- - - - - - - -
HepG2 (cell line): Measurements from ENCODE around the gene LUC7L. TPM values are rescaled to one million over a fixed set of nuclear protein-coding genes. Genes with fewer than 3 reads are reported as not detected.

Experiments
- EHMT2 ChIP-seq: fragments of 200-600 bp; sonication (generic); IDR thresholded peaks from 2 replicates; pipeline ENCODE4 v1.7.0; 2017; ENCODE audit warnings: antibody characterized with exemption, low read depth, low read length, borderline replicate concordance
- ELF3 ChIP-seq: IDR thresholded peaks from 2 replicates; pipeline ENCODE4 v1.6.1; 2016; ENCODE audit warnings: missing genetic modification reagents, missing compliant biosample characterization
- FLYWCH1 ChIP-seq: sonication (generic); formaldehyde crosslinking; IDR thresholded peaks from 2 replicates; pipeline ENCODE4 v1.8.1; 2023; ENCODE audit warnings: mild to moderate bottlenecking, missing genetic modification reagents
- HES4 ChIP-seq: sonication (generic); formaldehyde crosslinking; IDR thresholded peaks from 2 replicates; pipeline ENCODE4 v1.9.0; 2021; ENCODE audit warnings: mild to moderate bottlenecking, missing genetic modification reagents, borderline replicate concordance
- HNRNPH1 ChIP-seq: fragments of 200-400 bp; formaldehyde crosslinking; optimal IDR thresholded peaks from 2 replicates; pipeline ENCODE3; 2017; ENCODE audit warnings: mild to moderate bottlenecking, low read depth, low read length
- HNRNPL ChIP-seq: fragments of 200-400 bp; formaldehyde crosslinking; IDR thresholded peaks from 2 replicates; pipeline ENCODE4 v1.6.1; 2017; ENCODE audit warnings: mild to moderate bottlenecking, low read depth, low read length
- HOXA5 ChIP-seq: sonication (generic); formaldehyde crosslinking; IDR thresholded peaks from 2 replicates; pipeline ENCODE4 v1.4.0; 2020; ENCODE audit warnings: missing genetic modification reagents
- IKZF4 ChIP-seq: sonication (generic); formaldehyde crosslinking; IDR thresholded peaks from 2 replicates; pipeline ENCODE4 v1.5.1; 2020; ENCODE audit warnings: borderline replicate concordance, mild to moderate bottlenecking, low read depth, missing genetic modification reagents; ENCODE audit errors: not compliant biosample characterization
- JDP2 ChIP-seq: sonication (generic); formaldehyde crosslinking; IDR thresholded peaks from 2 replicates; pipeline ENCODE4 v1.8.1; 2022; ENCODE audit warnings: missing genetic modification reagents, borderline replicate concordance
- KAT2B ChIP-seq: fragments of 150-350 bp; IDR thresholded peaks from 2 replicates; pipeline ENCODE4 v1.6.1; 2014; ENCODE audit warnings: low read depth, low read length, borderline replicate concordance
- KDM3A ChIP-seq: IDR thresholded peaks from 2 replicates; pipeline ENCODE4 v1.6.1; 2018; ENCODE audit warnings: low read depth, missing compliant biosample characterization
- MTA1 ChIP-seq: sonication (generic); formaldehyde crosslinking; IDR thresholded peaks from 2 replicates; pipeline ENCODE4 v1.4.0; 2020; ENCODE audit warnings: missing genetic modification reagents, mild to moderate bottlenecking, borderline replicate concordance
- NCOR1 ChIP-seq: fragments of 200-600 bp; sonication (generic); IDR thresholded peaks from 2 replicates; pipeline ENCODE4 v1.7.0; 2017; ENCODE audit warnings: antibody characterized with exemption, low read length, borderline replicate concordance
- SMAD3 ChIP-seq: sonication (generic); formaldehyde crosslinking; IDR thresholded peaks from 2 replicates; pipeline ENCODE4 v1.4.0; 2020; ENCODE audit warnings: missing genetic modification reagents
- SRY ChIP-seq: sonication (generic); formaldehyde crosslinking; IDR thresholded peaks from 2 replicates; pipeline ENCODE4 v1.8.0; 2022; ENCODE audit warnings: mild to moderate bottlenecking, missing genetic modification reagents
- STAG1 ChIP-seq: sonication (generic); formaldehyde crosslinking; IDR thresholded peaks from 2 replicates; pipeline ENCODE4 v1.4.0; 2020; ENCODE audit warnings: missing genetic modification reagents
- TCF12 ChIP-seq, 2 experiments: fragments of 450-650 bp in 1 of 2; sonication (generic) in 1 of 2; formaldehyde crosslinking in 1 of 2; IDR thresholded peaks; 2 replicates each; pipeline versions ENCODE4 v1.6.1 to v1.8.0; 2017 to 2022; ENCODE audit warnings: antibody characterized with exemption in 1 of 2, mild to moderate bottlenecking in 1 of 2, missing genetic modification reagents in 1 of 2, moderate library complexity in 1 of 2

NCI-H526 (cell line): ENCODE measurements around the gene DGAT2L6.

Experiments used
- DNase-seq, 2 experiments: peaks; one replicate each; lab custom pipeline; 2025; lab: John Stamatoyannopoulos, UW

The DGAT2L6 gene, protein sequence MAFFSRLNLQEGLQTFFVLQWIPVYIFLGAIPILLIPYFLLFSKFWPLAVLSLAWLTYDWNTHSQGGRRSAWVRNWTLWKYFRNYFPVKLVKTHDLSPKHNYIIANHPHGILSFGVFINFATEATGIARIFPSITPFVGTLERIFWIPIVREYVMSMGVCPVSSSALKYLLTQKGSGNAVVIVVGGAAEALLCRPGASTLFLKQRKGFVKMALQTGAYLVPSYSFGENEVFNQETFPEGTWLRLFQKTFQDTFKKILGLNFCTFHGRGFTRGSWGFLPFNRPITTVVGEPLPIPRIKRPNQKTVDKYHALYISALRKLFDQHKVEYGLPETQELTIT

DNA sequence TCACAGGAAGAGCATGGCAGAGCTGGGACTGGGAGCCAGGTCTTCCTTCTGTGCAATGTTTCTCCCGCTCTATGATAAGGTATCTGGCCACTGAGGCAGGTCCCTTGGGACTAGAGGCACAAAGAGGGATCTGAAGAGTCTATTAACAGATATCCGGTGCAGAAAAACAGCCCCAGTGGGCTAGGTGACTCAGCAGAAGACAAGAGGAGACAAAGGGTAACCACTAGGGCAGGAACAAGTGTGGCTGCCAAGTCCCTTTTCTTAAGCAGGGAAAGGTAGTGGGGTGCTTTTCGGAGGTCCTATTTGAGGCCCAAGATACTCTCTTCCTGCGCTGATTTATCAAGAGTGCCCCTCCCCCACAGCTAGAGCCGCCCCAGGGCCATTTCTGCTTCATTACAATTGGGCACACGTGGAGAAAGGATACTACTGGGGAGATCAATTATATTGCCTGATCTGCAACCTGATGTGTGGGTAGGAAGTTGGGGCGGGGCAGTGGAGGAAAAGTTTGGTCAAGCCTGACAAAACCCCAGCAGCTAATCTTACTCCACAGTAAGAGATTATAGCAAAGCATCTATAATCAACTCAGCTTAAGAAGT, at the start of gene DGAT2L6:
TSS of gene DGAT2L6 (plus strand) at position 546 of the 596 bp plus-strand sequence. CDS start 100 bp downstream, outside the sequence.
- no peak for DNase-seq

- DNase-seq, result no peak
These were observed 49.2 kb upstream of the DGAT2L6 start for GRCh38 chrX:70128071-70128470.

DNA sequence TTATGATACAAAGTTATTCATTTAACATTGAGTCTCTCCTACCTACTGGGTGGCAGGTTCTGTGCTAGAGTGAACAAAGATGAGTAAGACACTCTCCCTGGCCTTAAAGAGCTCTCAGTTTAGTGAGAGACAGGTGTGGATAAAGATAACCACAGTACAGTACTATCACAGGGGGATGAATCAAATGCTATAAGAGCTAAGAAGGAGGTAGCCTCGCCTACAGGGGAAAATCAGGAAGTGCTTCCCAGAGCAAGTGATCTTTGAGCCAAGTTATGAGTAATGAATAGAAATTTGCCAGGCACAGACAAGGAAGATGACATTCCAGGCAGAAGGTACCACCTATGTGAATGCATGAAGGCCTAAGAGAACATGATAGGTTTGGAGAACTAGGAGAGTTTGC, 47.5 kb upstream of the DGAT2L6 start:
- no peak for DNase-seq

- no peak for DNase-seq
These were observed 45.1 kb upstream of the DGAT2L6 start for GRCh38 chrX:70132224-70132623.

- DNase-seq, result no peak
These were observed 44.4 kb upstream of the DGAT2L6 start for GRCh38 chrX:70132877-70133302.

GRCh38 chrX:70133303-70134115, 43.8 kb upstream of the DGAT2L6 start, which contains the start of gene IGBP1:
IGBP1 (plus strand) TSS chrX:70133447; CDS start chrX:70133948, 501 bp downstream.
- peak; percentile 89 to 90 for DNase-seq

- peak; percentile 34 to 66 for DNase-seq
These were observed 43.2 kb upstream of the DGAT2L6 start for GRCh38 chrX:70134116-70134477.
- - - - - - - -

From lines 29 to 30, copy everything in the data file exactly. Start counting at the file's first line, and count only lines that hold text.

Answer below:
DNA sequence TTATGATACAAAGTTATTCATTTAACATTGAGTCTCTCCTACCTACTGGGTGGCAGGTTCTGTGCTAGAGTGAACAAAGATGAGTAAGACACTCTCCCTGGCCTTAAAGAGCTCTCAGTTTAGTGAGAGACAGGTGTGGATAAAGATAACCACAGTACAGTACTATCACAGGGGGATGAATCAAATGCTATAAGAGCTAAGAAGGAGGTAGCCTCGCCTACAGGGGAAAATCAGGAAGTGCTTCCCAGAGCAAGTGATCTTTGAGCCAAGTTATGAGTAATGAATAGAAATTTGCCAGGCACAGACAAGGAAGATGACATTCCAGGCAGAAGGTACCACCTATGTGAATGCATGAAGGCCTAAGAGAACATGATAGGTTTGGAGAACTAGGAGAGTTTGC, 47.5 kb upstream of the DGAT2L6 start:
- no peak for DNase-seq